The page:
Novel Use of Low-Dose Radiotherapy to Modulate the Tumor Microenvironment of Liver Metastases

Kewen He, Hampartsoum B. Barsoumian, Genevieve Bertolet, Vivek Verma, Carola Leuschner, Eugene J. Koay, Ethan B. Ludmir, Ethan Hsu, Esha Pisipati, Tiffany A. Voss, Nahum Puebla-Osorio, Maria Angelica Cortez, James W. Welsh

Research output: Contribution to journalReview articlepeer-review

Abstract

Despite multiple therapeutic approaches, the presence of liver metastases carries a guarded prognosis, urgently necessitating further clinical and scientific research to develop curative interventions. The liver is an immunoprivileged organ that suppresses the effectiveness of immunotherapies in patients with hepatic metastases. Cancer immunotherapies have been successfully bolstered by low-dose radiotherapy (LDRT), which is capable of reprogramming the tumor microenvironment (TME) from an immunosuppressive to an immunostimulatory one. Likewise, LDRT may be able to revoke the immune privilege enjoyed by the liver, permitting successful immunotherapies there. Here, we first review challenges that face the treatment of liver metastases. We next outline emerging preclinical and clinical evidence supporting enhanced systemic tumor control of LDRT in the context of cancer immunotherapy. Finally, we will discuss the rationale of combining liver-directed LDRT with immunostimulatory strategies to overcome immune resistance and achieve better clinical response. This notion is supported by a recent case study in which a patient who had progressed following T cell therapy experienced a complete response after LDRT to the liver.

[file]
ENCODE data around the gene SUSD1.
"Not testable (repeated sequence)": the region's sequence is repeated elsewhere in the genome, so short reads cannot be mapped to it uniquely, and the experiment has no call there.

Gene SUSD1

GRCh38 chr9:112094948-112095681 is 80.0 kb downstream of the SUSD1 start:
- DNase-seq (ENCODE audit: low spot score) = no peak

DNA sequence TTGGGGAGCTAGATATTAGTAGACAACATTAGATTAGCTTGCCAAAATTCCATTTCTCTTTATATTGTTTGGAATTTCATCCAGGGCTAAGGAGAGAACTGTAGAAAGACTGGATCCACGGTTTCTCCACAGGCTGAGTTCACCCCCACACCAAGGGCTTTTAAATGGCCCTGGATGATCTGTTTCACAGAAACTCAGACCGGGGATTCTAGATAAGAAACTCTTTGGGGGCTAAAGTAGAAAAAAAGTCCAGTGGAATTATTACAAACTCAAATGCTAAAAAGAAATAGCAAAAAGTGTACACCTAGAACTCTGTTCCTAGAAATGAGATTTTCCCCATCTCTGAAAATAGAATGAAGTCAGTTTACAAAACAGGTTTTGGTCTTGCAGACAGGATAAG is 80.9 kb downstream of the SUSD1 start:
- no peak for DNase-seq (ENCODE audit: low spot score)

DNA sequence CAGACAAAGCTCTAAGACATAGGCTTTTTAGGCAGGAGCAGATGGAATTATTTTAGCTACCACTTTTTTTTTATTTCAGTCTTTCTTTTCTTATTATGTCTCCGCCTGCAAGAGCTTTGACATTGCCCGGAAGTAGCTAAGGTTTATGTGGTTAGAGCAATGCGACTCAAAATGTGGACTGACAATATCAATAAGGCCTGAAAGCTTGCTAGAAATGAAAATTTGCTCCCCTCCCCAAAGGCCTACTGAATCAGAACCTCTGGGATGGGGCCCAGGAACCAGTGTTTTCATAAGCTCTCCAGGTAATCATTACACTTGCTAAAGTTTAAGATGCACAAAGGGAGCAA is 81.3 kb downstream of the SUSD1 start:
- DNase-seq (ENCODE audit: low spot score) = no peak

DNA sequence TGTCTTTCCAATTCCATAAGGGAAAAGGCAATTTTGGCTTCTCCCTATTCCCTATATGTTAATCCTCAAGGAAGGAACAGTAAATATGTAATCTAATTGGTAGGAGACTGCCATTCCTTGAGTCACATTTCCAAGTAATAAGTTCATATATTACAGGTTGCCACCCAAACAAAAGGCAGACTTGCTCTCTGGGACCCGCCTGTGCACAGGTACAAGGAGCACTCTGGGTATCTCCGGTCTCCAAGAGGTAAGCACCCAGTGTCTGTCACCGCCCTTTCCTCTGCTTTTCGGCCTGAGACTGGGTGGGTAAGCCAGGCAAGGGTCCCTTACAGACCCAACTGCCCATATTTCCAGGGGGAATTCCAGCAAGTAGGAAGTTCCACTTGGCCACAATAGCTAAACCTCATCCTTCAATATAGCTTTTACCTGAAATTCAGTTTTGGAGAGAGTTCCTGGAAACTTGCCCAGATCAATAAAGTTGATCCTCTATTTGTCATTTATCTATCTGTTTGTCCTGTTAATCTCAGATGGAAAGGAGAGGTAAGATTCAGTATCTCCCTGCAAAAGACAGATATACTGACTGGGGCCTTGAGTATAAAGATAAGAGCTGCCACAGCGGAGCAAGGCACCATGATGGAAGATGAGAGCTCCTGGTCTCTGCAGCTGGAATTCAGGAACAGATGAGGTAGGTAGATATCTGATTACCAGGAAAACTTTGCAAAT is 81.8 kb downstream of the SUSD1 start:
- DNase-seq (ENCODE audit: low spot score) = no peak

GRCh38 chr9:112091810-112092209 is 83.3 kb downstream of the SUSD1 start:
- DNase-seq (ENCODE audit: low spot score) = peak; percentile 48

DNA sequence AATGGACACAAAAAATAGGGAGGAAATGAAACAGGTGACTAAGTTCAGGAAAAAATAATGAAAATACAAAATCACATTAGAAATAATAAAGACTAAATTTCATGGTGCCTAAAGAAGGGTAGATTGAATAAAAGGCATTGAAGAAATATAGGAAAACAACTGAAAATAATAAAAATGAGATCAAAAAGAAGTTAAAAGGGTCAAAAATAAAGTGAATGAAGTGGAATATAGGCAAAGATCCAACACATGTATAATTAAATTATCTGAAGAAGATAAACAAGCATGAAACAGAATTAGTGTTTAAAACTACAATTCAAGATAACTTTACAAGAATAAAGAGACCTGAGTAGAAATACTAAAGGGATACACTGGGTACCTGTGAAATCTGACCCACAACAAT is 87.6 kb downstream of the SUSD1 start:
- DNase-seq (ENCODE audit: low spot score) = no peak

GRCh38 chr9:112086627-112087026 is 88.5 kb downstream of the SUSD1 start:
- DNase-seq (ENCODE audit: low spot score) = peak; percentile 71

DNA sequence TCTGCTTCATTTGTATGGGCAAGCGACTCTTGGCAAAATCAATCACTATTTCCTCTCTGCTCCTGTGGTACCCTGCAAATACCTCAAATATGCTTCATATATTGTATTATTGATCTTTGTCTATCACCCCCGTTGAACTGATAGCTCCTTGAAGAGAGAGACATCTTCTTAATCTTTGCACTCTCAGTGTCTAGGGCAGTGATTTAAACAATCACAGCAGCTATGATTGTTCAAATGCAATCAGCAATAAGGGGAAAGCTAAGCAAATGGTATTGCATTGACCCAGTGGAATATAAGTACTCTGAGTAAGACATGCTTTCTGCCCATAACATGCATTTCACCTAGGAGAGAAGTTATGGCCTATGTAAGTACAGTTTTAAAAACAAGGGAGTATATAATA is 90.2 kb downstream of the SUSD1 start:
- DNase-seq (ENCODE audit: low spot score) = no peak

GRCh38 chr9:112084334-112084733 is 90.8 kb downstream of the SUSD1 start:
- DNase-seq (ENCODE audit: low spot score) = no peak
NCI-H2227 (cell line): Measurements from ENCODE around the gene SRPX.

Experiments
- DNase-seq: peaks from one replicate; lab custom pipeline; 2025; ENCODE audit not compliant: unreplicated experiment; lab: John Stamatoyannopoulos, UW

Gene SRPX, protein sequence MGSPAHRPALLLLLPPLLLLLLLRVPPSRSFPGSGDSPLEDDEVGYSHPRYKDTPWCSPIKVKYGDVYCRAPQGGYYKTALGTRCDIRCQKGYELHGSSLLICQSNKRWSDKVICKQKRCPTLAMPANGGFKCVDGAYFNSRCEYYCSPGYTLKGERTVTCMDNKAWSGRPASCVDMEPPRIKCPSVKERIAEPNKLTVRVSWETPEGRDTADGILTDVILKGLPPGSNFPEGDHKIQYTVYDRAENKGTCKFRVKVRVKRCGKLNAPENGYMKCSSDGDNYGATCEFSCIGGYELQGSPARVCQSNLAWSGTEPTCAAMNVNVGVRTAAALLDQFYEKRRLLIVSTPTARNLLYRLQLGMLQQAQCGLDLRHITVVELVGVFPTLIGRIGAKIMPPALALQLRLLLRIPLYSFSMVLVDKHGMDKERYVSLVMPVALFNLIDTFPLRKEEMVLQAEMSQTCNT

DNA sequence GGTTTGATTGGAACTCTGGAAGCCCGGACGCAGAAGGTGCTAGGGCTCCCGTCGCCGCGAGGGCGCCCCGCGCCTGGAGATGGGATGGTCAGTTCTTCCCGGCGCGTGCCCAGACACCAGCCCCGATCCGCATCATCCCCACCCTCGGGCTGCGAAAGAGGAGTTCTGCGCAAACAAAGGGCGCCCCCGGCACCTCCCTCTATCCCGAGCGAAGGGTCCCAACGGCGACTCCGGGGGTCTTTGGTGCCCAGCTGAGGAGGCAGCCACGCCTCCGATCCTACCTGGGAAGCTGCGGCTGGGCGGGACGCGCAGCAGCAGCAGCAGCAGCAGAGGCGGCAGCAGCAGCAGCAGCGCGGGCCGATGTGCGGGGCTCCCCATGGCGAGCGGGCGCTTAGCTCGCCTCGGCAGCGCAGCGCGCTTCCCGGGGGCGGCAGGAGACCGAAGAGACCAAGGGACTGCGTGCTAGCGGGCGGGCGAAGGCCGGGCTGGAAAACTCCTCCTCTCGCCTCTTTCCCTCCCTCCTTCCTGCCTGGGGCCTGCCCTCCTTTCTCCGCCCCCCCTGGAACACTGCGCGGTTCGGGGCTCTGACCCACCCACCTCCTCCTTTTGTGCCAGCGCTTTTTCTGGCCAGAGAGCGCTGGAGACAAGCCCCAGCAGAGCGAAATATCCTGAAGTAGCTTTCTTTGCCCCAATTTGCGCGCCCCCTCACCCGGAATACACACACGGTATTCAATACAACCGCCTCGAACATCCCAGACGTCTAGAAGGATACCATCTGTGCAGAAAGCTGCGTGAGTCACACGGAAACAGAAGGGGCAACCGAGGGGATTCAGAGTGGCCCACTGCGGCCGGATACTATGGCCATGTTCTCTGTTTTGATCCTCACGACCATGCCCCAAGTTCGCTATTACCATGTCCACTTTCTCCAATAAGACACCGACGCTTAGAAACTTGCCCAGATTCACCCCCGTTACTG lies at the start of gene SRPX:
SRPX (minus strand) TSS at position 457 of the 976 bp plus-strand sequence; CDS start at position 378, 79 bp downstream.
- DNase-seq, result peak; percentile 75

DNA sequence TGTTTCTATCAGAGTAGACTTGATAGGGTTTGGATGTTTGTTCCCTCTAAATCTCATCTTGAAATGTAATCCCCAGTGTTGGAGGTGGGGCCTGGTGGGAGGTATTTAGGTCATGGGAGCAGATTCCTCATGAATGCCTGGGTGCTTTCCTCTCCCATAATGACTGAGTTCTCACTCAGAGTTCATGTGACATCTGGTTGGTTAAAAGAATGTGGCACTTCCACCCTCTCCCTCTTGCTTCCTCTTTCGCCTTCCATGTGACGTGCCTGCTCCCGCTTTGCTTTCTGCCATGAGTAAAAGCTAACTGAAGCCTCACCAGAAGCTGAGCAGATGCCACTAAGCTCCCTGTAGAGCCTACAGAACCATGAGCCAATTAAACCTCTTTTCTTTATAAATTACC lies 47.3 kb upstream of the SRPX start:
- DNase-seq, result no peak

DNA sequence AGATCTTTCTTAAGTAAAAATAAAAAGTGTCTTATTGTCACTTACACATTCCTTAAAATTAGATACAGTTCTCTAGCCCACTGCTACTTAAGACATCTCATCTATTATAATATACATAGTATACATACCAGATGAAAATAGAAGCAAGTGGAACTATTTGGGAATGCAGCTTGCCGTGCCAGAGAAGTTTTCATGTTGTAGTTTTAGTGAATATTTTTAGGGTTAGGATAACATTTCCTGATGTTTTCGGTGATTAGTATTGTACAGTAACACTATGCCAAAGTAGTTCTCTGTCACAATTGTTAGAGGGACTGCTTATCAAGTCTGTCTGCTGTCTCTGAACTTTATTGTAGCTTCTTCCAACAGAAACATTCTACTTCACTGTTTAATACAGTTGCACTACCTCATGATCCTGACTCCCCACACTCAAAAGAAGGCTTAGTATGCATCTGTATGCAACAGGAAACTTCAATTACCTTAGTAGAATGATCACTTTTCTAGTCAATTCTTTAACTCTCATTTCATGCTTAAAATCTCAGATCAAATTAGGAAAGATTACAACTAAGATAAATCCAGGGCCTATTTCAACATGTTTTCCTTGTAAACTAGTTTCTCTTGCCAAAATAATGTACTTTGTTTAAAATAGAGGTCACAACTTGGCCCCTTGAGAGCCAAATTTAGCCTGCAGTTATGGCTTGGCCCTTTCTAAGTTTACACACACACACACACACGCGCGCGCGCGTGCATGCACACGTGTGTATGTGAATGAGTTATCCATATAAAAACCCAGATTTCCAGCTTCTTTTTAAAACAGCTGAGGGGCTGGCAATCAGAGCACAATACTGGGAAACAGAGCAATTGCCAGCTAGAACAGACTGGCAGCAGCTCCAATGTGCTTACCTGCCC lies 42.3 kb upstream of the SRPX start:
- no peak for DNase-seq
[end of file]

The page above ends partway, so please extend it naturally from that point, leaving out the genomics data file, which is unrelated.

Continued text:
Original languageEnglish (US)
Article number812210
JournalFrontiers in immunology
Volume12
DOIs
StatePublished - Dec 15 2021

Keywords

  • immunotherapy
  • liver cancer
  • low dose radiation
  • radiotherapy
  • stroma

ASJC Scopus subject areas

  • Immunology and Allergy
  • Immunology

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